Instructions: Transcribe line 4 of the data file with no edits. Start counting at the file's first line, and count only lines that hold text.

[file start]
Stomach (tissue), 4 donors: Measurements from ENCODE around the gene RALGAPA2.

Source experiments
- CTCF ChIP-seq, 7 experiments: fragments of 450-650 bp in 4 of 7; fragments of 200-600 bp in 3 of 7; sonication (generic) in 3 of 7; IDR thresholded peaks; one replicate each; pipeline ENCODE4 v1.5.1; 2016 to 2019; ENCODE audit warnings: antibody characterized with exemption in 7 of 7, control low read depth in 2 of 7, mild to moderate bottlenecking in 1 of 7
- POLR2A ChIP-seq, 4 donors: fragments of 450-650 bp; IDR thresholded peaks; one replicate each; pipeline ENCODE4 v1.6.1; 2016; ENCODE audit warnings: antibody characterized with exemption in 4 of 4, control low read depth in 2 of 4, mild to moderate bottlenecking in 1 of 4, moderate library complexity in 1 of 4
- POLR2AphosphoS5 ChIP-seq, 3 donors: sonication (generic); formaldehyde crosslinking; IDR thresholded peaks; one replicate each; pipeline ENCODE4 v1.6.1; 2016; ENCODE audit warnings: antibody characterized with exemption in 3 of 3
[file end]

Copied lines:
- POLR2A ChIP-seq, 4 donors: fragments of 450-650 bp; IDR thresholded peaks; one replicate each; pipeline ENCODE4 v1.6.1; 2016; ENCODE audit warnings: antibody characterized with exemption in 4 of 4, control low read depth in 2 of 4, mild to moderate bottlenecking in 1 of 4, moderate library complexity in 1 of 4